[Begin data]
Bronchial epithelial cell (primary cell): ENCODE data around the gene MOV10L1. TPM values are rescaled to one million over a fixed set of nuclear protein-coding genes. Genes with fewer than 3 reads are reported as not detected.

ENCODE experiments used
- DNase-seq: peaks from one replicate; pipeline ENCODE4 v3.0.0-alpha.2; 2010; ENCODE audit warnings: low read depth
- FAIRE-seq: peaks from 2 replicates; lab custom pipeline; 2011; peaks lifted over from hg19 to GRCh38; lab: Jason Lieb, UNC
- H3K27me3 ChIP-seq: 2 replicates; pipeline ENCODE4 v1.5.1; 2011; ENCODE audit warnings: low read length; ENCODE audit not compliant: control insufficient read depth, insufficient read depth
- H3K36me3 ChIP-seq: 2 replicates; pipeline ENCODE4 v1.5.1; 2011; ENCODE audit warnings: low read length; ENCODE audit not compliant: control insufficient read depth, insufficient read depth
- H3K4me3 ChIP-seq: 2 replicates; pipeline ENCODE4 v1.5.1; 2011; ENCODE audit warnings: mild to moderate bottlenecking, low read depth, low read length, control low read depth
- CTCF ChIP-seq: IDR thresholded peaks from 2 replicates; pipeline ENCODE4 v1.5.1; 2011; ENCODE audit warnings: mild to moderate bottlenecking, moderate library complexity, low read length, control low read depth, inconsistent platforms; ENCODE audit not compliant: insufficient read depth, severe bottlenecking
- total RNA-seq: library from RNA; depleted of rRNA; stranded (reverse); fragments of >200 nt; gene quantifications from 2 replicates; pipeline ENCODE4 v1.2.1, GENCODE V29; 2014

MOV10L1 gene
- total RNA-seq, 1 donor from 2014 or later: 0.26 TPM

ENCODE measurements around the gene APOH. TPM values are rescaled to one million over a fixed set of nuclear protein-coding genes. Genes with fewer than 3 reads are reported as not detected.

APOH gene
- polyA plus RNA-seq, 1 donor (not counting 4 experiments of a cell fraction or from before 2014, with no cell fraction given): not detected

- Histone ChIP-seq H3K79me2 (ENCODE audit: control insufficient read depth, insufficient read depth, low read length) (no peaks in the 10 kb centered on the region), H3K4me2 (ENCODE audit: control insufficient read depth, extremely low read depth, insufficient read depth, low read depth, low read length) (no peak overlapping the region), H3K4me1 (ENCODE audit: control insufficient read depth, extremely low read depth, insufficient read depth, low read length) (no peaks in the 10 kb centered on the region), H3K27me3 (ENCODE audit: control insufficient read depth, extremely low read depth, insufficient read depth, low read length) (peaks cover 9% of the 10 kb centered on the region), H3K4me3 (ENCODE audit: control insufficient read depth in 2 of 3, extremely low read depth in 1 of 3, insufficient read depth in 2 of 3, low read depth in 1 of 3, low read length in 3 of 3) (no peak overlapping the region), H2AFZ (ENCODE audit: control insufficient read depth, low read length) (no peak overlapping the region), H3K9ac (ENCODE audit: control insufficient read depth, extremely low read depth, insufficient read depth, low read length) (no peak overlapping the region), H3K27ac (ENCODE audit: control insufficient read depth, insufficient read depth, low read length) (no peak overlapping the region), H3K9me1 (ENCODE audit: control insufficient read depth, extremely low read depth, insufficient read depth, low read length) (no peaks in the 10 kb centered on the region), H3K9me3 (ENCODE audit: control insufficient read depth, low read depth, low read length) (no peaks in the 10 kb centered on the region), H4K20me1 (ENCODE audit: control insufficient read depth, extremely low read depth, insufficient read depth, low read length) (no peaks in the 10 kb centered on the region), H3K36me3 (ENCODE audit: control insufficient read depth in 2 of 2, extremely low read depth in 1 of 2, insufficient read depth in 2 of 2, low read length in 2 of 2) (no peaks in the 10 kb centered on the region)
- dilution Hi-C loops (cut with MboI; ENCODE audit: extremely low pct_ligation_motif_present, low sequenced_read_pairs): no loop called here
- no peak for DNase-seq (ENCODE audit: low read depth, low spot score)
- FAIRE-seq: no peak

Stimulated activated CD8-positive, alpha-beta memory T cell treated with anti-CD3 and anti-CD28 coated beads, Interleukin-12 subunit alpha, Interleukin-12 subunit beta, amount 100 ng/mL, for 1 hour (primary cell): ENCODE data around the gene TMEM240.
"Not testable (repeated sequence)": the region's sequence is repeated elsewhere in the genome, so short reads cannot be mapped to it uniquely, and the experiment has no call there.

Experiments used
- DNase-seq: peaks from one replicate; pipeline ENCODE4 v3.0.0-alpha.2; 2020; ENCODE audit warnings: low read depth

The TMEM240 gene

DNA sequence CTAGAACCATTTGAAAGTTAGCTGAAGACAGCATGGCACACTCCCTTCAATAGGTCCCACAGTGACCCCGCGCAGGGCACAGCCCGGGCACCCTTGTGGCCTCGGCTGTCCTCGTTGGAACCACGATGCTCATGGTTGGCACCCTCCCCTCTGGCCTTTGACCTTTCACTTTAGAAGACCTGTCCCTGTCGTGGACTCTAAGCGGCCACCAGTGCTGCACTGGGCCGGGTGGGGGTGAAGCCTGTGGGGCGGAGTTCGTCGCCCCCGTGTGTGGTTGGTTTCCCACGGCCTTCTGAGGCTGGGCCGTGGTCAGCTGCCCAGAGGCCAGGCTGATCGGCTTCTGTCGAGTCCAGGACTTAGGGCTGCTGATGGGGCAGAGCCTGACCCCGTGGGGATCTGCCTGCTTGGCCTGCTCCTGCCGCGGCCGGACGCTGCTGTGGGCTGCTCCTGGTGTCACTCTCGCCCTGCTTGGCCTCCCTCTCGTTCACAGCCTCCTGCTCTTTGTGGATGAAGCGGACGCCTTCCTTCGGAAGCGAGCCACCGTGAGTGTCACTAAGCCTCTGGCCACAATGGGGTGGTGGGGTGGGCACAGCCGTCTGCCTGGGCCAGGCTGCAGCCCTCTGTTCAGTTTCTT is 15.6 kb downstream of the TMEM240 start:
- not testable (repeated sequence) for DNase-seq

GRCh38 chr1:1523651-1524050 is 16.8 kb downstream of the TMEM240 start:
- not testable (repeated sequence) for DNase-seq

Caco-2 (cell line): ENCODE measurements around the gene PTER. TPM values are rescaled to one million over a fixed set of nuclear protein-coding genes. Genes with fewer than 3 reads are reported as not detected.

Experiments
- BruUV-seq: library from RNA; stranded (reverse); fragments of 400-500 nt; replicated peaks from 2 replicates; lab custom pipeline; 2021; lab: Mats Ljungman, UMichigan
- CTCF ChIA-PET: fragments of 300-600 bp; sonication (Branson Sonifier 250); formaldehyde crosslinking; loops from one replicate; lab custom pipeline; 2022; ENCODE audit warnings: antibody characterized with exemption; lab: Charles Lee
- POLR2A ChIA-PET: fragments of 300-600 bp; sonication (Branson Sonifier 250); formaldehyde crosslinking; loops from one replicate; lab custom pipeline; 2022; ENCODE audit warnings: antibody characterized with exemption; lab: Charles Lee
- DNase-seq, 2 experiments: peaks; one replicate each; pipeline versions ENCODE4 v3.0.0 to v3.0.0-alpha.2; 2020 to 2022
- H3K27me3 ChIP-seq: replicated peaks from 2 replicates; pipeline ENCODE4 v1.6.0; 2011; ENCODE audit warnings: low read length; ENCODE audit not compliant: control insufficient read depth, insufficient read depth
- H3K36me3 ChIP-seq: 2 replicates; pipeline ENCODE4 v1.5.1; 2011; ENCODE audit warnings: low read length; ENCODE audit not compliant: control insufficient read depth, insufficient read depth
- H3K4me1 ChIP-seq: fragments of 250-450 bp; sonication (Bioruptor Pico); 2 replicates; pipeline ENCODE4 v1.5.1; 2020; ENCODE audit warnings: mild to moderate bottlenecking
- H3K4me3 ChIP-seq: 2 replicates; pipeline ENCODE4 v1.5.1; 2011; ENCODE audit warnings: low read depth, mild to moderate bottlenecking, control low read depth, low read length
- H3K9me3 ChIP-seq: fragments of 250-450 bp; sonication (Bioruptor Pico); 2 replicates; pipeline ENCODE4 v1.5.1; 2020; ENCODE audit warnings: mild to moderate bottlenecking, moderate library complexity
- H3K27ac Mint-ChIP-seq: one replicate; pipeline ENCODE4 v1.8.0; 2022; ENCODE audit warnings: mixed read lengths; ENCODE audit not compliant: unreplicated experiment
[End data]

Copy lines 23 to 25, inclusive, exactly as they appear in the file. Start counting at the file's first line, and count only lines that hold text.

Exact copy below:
The TMEM240 gene

DNA sequence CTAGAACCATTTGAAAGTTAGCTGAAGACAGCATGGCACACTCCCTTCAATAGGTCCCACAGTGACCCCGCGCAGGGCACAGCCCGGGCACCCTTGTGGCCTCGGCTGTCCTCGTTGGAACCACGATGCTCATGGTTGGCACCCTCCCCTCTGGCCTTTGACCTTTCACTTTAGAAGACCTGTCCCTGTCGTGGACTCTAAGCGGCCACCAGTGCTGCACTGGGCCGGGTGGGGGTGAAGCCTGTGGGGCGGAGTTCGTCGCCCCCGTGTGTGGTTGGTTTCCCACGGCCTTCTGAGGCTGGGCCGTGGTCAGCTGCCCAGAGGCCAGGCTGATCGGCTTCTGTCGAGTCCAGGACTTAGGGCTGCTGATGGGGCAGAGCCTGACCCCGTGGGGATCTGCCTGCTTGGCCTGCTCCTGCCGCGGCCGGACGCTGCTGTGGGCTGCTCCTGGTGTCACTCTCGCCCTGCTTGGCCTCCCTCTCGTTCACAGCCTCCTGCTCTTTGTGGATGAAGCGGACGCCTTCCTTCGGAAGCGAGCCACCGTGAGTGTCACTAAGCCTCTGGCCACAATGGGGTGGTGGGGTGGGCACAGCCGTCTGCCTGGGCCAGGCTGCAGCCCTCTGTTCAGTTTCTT is 15.6 kb downstream of the TMEM240 start:
- not testable (repeated sequence) for DNase-seq